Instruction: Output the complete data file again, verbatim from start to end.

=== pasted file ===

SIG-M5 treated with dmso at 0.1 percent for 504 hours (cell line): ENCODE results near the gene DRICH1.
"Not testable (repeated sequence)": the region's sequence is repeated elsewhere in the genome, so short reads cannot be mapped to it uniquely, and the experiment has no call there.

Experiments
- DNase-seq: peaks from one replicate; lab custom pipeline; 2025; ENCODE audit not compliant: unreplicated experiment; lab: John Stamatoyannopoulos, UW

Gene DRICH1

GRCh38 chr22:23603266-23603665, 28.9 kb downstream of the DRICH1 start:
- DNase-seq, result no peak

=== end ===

SIG-M5 treated with dmso at 0.1 percent for 504 hours (cell line): ENCODE results near the gene DRICH1.
"Not testable (repeated sequence)": the region's sequence is repeated elsewhere in the genome, so short reads cannot be mapped to it uniquely, and the experiment has no call there.

Experiments
- DNase-seq: peaks from one replicate; lab custom pipeline; 2025; ENCODE audit not compliant: unreplicated experiment; lab: John Stamatoyannopoulos, UW

Gene DRICH1

GRCh38 chr22:23603266-23603665, 28.9 kb downstream of the DRICH1 start:
- DNase-seq, result no peak